Symbolic Caxton is the first study to explore the introduction of printing in symbolic terms. It presents a powerful literary history in which the fifteenth century is crucial to the overall story of English literature. William Kuskin argues that the development of print production is part of a larger social network involving the political, economic, and literary systems that produce the intangible constellations of identity and authority. For Kuskin, William Caxton (1422–1491), the first English printer, becomes a unique lens through which to view these issues. Kuskin contends that recognizing the fundamental complexity inherent in the transformation from manuscript to print—the power of literature to formulate its audience, the intimacy of capital and communication, the closeness of commodities and identity—makes possible a clear understanding of the way cultural, bibliographical, financial, and technological instruments intersect in a process of symbolic production.
While this book is the first to connect the contents of late medieval literature to its technological form, it also speaks to contemporary culture, wrestling with our own paradigm shift in the relationship between literature and technology.
“ Symbolic Caxton is an important study of the origins of printing and print culture by North America’s leading younger scholar of William Caxton. It is an immensely learned book.” —Seth Lerer, Avalon Foundation Professor in the Humanities, Stanford University
“This elegant, closely-argued study is one of the most important books to have yet appeared on Caxton and fifteenth-century English literary culture. Kuskin’s fine-grained attention to book history, his allegiance to the conceptual methodology of ‘history of the book,’ and his command of literary history all combine to reconfigure our view of early print production, patronage, commerce, and literary authority. This is a major contribution to the history of vernacular textual production and vernacular knowledge in the fifteenth century—and to media history as a whole.” —Professor Ruth Evans, University of Stirling
“There are certainly recent books on Caxton, but none that takes the literary approach used here, which is what makes this book such an important contribution to the field. It serves as a solid introduction to the subject of printing in England in the fifteenth century. William Kuskin shows how print, through a ‘logic of reproduction,’ constructs and shapes its audience.” —Maura Nolan, University of California, Berkeley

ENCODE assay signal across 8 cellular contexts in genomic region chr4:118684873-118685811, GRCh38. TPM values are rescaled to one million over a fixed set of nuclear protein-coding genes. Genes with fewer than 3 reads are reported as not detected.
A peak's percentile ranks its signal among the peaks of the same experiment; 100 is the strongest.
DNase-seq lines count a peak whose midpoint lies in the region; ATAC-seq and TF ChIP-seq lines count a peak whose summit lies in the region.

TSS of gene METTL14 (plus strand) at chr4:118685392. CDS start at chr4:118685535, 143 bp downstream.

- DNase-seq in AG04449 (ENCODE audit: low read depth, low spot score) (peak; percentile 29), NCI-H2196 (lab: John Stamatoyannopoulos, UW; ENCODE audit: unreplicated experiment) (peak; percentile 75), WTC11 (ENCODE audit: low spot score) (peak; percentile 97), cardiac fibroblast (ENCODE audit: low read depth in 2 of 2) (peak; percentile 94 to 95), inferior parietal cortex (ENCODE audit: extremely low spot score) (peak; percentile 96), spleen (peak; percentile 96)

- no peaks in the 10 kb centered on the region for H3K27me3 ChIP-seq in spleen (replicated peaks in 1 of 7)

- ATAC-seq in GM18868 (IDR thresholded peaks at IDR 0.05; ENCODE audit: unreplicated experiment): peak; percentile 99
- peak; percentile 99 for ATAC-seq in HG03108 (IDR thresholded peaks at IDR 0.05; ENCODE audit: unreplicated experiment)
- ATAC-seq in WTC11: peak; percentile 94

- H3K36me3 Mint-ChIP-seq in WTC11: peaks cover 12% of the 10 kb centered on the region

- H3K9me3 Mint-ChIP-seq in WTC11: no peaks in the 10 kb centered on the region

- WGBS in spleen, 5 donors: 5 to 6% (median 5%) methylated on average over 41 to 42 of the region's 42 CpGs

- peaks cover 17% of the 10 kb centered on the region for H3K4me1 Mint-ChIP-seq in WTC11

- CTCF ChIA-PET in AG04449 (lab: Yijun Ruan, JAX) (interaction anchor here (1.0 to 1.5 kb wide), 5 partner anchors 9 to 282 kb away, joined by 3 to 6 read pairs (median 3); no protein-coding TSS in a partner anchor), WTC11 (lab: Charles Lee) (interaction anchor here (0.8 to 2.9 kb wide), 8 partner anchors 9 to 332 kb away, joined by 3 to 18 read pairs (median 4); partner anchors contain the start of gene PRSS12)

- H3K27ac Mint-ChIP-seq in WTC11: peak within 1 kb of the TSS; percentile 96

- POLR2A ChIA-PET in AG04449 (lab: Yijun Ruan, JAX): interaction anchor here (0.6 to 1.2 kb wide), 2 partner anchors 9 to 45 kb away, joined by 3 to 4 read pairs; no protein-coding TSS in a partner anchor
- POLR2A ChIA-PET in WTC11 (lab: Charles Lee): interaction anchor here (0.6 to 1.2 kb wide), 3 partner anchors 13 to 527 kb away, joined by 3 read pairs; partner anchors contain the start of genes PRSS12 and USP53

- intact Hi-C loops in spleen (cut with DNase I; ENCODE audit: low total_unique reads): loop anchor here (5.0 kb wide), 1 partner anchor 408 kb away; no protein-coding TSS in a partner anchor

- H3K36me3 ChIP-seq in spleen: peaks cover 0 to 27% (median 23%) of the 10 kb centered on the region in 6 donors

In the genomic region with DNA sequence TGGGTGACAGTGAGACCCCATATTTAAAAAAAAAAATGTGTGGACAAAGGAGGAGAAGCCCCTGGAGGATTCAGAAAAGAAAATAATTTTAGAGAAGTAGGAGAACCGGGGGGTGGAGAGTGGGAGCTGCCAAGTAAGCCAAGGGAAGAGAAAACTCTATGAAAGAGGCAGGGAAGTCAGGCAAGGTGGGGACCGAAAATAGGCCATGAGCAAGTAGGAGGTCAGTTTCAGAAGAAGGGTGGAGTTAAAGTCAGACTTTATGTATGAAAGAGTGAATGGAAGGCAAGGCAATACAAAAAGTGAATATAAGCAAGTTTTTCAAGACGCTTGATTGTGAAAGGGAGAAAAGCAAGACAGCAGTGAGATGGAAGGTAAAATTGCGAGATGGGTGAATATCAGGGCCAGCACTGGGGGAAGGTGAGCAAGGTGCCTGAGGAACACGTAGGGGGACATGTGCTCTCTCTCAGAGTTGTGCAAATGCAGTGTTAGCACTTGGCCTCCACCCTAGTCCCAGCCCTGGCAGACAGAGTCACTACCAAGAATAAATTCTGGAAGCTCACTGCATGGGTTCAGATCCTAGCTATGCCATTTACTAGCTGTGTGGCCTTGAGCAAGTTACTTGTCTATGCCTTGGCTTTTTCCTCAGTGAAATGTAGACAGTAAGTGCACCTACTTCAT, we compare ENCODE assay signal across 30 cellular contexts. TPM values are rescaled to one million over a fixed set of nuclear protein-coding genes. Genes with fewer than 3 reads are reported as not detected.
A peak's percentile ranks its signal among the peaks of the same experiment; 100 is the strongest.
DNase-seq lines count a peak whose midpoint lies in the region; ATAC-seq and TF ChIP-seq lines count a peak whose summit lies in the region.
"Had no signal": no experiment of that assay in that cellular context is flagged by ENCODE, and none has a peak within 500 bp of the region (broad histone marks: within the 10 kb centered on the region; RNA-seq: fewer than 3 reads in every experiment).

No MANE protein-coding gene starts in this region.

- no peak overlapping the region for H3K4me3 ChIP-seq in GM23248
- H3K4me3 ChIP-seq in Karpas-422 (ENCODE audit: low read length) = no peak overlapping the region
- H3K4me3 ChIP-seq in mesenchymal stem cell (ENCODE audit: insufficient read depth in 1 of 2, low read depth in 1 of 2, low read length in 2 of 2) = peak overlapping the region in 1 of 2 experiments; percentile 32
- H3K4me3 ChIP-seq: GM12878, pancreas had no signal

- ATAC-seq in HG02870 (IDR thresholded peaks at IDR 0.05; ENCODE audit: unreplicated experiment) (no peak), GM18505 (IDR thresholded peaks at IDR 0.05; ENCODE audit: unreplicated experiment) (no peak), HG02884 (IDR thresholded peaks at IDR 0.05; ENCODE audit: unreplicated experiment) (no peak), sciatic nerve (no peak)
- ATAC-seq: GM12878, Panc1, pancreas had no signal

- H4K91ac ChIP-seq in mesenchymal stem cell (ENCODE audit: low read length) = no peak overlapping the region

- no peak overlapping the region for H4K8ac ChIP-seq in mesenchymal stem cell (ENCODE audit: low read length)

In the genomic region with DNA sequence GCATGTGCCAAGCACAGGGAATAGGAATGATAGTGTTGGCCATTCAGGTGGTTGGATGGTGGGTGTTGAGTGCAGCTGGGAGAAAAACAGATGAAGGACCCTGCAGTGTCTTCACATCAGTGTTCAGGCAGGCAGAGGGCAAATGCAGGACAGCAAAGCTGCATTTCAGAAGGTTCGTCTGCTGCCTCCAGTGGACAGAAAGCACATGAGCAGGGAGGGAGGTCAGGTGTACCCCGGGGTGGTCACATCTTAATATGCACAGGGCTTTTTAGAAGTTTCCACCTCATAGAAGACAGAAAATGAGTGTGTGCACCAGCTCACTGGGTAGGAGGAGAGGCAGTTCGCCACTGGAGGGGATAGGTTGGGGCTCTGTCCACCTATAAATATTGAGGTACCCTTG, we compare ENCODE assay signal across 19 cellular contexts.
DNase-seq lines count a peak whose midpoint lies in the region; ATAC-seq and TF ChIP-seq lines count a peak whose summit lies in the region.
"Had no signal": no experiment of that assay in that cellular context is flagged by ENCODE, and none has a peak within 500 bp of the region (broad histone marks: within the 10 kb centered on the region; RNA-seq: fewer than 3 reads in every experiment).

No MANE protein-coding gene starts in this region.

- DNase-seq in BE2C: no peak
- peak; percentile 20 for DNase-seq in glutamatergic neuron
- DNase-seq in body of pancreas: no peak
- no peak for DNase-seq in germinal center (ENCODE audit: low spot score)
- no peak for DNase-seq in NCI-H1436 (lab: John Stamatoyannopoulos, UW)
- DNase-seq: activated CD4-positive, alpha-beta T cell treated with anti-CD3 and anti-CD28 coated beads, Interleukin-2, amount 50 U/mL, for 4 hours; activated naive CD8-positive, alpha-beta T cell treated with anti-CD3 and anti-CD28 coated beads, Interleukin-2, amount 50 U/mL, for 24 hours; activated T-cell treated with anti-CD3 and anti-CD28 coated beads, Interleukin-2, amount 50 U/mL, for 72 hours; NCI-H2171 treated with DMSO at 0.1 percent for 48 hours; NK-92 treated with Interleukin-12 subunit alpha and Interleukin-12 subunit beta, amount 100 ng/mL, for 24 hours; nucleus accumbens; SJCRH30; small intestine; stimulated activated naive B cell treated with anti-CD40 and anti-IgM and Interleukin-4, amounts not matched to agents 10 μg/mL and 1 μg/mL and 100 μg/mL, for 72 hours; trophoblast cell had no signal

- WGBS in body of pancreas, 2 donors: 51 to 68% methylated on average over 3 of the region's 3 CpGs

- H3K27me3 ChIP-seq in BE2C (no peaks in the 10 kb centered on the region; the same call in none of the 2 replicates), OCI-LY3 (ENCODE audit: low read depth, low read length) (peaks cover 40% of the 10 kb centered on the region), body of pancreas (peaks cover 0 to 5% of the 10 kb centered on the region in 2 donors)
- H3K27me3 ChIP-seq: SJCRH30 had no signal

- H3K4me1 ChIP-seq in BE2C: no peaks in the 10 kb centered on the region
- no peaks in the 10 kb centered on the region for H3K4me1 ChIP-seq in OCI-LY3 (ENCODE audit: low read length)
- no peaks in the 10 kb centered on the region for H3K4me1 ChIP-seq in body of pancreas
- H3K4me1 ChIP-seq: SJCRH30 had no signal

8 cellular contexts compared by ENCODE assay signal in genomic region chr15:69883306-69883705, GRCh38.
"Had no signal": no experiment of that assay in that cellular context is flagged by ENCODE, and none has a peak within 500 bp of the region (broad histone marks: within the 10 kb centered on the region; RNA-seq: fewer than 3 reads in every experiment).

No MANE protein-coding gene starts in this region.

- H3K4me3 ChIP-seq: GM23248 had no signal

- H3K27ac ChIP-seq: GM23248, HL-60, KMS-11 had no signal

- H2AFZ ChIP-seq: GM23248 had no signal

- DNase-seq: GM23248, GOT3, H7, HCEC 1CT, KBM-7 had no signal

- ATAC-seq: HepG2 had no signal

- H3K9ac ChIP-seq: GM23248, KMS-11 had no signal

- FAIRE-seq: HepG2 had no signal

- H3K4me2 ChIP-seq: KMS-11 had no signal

“The 2006 anthology of essays he edited, Caxton’s Trace: Studies in the History of English Printing, articulated some implications of 15th-century printing. Kuskin presents a companion volume exploring the dynamic nature of culture during the last quarter of the century, which he finds less thoroughly studied than other literary periods.” — Book News
“William Kuskin’s new study of Caxton’s career, and his significance in English literary history, grows directly from the essays assembled in his edited collection Caxton’s Trace. . . . Kuskin has read all the relevant literature and is keen to engage with it. His arguments are also enhanced with copious and appealing illustrations.” — Speculum
“Kuskin’s writing is richly associative, animated by an energetic eclecticism of reference. This wide-ranging approach is suited to the book’s goals, since the importance of considering all these aspects of books together, of uniting the material and sociocultural history of books with the critical study of the literary texts inside them, is one of Kuskin’s central contentions. It is hoped that this conceptually complex and valuable study finds an audience with both literary critics and historians.” — Renaissance Quarterly
“Kuskin’s Symbolic Caxton offers an important and thorough reading of Caxton that considers the importance of examining the historical nature of English literary culture along with the symbolic forms that same culture took as it developed.” — Arthuriana
“Thoughtful interpretation is not as common or ambitious as it should be in the studies of the history of the book or of Caxton’s work, and so Kuskin has done something useful and enjoyable. I enjoyed being made to think about capital and being made to think about the big picture in relation to Caxton. And I hope that this book inspires others to research and think in this vein.” — Studies in the Age of Chaucer